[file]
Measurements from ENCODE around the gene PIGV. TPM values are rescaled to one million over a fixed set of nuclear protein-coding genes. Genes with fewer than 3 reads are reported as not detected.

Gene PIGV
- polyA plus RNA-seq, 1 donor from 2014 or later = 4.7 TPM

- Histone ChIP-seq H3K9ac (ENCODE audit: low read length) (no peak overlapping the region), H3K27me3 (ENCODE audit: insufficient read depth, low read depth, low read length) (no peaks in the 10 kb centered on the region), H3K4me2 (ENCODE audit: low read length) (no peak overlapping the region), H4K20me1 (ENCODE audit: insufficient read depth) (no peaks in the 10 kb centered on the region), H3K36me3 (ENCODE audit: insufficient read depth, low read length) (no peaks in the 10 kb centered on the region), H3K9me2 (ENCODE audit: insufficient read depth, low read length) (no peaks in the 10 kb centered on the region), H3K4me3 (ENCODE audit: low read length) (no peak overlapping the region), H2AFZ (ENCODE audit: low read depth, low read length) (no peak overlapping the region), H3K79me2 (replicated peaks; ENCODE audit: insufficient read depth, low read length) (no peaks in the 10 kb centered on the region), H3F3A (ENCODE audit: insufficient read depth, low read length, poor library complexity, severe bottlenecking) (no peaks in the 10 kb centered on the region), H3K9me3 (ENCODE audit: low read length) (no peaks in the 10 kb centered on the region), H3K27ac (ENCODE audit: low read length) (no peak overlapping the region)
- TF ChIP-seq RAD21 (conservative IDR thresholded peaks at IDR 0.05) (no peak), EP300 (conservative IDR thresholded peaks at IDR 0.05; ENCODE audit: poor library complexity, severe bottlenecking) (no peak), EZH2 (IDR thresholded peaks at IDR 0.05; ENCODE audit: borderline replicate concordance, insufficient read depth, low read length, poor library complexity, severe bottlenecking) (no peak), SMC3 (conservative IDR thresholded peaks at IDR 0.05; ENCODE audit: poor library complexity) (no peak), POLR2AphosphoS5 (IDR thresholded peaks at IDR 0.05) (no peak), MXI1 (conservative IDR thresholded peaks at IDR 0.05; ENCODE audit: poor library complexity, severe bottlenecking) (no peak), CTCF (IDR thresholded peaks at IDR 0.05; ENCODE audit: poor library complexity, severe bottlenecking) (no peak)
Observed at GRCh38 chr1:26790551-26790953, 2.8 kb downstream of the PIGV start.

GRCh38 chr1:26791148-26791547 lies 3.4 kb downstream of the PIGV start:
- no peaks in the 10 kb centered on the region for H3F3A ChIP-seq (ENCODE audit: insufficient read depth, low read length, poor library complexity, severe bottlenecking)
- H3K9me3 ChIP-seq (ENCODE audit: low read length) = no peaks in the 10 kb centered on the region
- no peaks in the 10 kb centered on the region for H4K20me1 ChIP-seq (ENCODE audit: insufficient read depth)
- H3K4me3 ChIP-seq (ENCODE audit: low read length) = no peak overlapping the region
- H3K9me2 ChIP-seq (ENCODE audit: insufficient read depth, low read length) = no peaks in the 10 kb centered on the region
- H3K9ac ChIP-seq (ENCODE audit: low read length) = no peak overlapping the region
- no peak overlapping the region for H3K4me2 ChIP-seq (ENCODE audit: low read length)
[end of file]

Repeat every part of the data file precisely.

Measurements from ENCODE around the gene PIGV. TPM values are rescaled to one million over a fixed set of nuclear protein-coding genes. Genes with fewer than 3 reads are reported as not detected.

Gene PIGV
- polyA plus RNA-seq, 1 donor from 2014 or later = 4.7 TPM

- Histone ChIP-seq H3K9ac (ENCODE audit: low read length) (no peak overlapping the region), H3K27me3 (ENCODE audit: insufficient read depth, low read depth, low read length) (no peaks in the 10 kb centered on the region), H3K4me2 (ENCODE audit: low read length) (no peak overlapping the region), H4K20me1 (ENCODE audit: insufficient read depth) (no peaks in the 10 kb centered on the region), H3K36me3 (ENCODE audit: insufficient read depth, low read length) (no peaks in the 10 kb centered on the region), H3K9me2 (ENCODE audit: insufficient read depth, low read length) (no peaks in the 10 kb centered on the region), H3K4me3 (ENCODE audit: low read length) (no peak overlapping the region), H2AFZ (ENCODE audit: low read depth, low read length) (no peak overlapping the region), H3K79me2 (replicated peaks; ENCODE audit: insufficient read depth, low read length) (no peaks in the 10 kb centered on the region), H3F3A (ENCODE audit: insufficient read depth, low read length, poor library complexity, severe bottlenecking) (no peaks in the 10 kb centered on the region), H3K9me3 (ENCODE audit: low read length) (no peaks in the 10 kb centered on the region), H3K27ac (ENCODE audit: low read length) (no peak overlapping the region)
- TF ChIP-seq RAD21 (conservative IDR thresholded peaks at IDR 0.05) (no peak), EP300 (conservative IDR thresholded peaks at IDR 0.05; ENCODE audit: poor library complexity, severe bottlenecking) (no peak), EZH2 (IDR thresholded peaks at IDR 0.05; ENCODE audit: borderline replicate concordance, insufficient read depth, low read length, poor library complexity, severe bottlenecking) (no peak), SMC3 (conservative IDR thresholded peaks at IDR 0.05; ENCODE audit: poor library complexity) (no peak), POLR2AphosphoS5 (IDR thresholded peaks at IDR 0.05) (no peak), MXI1 (conservative IDR thresholded peaks at IDR 0.05; ENCODE audit: poor library complexity, severe bottlenecking) (no peak), CTCF (IDR thresholded peaks at IDR 0.05; ENCODE audit: poor library complexity, severe bottlenecking) (no peak)
Observed at GRCh38 chr1:26790551-26790953, 2.8 kb downstream of the PIGV start.

GRCh38 chr1:26791148-26791547 lies 3.4 kb downstream of the PIGV start:
- no peaks in the 10 kb centered on the region for H3F3A ChIP-seq (ENCODE audit: insufficient read depth, low read length, poor library complexity, severe bottlenecking)
- H3K9me3 ChIP-seq (ENCODE audit: low read length) = no peaks in the 10 kb centered on the region
- no peaks in the 10 kb centered on the region for H4K20me1 ChIP-seq (ENCODE audit: insufficient read depth)
- H3K4me3 ChIP-seq (ENCODE audit: low read length) = no peak overlapping the region
- H3K9me2 ChIP-seq (ENCODE audit: insufficient read depth, low read length) = no peaks in the 10 kb centered on the region
- H3K9ac ChIP-seq (ENCODE audit: low read length) = no peak overlapping the region
- no peak overlapping the region for H3K4me2 ChIP-seq (ENCODE audit: low read length)